Kamila Tan lunged forward, ready to dig the ball her Arizona opponent sent toward the end line.
But the senior retracted her arms at the last second after hearing repeated cries of “It’s out” from her partner, freshman Zana Muno. As Tan stood up from her prone position and brushed the sand off, she turned to the celebrating Muno and said, “It wasn’t out,” coaxing a sheepish smile and apology out of the freshman.
Undeterred by the error, Tan responded with an outstretched arm to high five her partner. They lost that point, but they were ready to fight for the next.
“I think we had a really good reset mentality,” Tan said. “If something didn’t go our way or if we didn’t communicate perfectly then we just reset and got the next point.”
It was Tan and Muno’s first outing as a partnership, but their unfamiliarity playing with each other didn’t impede them from contributing a crucial point in No. 3 UCLA’s 3-2 win over No. 7 Arizona – a team gunning for one of three coveted NCAA tournament qualification spots in the West.
“This is a must-win for us,” said coach Stein Metzger. “This one makes a big difference for either team whether they’re gonna have a shot when it comes to the end of the season to make it into the championships.”
Saturday’s win over the Wildcats (5-1) at Sunset Canyon Recreation Center also came in spite of a slew of bad luck which forced several Bruin (4-3) personnel to the sidelines.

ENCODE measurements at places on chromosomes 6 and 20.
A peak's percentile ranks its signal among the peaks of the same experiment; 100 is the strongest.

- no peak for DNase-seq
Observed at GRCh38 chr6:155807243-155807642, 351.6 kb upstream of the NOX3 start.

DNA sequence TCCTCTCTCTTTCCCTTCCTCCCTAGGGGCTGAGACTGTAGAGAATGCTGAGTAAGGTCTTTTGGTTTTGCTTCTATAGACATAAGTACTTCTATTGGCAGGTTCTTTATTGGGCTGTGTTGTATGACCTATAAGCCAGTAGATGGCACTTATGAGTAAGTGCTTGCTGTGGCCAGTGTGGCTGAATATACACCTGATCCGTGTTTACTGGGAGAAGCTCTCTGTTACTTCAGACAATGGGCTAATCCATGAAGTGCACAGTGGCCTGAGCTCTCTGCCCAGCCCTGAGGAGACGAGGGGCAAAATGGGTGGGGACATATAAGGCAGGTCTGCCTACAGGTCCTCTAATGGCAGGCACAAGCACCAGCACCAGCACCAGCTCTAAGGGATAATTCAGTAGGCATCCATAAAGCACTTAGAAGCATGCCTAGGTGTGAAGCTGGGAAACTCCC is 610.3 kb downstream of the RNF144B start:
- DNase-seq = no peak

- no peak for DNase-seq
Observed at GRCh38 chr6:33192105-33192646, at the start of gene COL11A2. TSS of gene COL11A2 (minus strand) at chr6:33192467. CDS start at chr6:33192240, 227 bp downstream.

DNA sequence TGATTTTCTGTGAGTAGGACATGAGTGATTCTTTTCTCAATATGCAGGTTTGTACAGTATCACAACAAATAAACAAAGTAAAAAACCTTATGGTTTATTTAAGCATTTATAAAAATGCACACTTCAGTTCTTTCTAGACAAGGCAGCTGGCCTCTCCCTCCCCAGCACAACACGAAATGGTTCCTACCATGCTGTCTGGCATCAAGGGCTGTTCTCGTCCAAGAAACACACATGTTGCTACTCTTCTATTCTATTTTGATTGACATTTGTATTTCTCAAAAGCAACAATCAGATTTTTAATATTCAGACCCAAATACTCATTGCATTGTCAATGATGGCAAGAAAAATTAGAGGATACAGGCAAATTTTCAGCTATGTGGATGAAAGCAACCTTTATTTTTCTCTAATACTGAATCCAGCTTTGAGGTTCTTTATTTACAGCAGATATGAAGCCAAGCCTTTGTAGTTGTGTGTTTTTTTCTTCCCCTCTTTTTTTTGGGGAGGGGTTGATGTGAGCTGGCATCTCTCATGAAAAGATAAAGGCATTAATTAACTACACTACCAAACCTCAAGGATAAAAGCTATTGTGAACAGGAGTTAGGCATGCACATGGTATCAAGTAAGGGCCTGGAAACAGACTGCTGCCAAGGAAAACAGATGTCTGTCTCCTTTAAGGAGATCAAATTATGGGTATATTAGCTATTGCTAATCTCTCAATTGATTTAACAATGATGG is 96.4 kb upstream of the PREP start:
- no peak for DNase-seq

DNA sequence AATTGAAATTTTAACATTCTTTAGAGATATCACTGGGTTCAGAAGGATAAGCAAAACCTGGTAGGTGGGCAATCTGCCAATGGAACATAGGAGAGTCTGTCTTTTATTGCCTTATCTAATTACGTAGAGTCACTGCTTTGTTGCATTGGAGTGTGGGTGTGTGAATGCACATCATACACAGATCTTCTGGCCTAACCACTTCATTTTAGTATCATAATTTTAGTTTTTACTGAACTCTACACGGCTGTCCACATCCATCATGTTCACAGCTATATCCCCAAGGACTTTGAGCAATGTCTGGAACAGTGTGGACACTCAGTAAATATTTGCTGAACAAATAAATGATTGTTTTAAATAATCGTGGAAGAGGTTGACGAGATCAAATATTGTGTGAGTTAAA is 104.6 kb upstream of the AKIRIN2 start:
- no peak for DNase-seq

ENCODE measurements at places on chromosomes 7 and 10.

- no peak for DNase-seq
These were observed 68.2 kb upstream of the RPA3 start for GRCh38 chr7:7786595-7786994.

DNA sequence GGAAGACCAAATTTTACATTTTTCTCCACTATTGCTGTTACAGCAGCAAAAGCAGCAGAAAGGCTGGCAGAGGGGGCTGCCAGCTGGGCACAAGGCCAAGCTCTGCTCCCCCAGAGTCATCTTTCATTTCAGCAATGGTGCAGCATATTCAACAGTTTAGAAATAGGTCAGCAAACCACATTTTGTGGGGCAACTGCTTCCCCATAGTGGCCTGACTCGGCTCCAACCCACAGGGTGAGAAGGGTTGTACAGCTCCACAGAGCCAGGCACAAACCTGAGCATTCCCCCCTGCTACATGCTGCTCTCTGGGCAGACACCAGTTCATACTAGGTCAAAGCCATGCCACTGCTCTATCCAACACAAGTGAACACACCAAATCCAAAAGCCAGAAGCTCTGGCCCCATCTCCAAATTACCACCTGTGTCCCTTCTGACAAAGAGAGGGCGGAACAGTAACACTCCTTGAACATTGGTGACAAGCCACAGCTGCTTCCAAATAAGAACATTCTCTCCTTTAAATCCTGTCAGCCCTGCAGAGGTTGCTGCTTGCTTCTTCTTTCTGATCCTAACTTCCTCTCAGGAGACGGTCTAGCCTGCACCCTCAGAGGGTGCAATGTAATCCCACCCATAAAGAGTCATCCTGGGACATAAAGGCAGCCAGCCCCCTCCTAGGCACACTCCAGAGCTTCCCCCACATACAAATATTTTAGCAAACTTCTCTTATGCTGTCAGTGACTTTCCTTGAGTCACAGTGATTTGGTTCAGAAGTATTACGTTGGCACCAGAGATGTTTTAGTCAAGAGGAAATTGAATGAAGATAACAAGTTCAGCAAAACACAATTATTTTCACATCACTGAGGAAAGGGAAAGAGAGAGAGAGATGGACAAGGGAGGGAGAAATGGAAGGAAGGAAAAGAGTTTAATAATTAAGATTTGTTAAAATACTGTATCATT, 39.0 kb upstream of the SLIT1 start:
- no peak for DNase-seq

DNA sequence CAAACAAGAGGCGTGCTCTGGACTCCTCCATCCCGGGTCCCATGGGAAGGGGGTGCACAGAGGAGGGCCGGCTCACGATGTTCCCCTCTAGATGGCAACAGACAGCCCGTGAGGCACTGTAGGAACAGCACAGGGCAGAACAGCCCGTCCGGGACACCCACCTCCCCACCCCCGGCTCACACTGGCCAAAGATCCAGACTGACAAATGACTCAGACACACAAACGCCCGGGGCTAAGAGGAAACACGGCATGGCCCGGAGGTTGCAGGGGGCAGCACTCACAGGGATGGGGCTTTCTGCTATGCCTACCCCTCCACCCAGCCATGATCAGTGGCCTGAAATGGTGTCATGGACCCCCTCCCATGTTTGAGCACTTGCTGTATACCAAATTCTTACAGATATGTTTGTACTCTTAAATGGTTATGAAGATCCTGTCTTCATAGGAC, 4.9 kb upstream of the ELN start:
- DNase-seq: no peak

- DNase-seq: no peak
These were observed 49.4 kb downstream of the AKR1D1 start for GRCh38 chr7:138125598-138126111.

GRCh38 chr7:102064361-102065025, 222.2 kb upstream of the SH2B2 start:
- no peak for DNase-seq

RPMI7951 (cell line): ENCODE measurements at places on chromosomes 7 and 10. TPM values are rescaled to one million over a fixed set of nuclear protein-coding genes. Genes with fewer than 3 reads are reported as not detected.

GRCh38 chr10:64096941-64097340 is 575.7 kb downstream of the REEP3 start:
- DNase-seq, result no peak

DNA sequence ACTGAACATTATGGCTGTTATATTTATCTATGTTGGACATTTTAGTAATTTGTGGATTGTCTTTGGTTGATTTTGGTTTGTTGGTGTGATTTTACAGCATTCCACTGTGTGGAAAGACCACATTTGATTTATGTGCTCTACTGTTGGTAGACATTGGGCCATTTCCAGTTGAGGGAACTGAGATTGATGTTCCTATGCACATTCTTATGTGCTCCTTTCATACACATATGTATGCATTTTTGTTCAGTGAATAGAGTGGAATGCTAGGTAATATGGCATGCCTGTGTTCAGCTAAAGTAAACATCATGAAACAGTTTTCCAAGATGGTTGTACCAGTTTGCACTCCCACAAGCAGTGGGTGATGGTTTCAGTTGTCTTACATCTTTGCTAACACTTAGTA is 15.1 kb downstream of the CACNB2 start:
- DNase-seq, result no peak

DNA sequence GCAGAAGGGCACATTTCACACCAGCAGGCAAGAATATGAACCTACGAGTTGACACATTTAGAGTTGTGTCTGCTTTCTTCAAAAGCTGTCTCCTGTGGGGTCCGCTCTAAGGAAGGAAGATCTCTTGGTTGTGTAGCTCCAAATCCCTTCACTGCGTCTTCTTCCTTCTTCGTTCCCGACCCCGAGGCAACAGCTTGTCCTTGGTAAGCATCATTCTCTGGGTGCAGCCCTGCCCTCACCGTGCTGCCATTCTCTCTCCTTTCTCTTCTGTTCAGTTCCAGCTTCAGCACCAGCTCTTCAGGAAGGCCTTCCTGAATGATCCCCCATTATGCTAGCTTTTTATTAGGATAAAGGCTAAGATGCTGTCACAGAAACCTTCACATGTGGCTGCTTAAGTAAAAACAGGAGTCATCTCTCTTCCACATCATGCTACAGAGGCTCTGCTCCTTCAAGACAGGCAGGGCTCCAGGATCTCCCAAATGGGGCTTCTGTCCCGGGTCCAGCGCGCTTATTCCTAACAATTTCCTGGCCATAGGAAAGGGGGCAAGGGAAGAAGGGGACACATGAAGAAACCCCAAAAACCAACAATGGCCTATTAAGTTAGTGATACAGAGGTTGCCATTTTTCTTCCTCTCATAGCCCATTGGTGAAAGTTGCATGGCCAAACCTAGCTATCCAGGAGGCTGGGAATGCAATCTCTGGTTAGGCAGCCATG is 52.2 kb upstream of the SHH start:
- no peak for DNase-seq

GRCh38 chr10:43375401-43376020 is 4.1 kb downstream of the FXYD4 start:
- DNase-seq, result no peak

“We’re a little shorthanded because of some illness and injury stuff,” Metzger said. “But it just shows you how far we’ve come in one year in terms of depth that we can have three people that are out and still be able to compete at a high level and hold off a very solid, very physical team.”
Amid shuffling lineups, Tan was tasked to play with her third partner of the week. Those changes placed the veteran in situations where she had to use her experience to adapt to different roles on the sand – whether it be playing on the right as a defender with junior Jordan Anderson on Thursday, or as a primary blocker on the left with Muno just two days later.
But she also needed to adjust to the different rhythm and idiosyncrasies that came along with different partners. Muno and Tan’s partnership showed some growing pains as occasional miscommunications led to situations where they’d lose points when both or neither one of them would go for the dig down the middle.
In order to curb those lapses in communication the senior-freshman pair made sure to delineate roles prior to the serve.
“Communicating during a play with a teammate when you’re new is hard,” Muno said. “So we had to just talk ahead of time, who’s doing what and we had to stick to it. And as long as we both knew what our job was, that was it – then it worked out.”
But that strategy also came with a need to trust the other.
“For example, on serve receive she’d tell me ‘I’m gonna take the middle 100 percent of the time,’” Tan said. “So I was like ‘Okay, that’s your goal.’ Even if I thought it was mine and she called it off, I’d just let her have it.”
As Tan found herself in a familiar position close to the edge of the end line in the third set, she bent her knees and braced for a dig. But once again, Muno told her to let it go. The on-the-fly adjustment caused Tan to lose her balance and fall backwards as she watched the ball sail out of bounds.
The senior, still on the ground, immediately pointed to Muno as smiles spread across both their faces with the score now 14-11 in their favor.
The trust in each other never left, and now, they were just a point away from victory.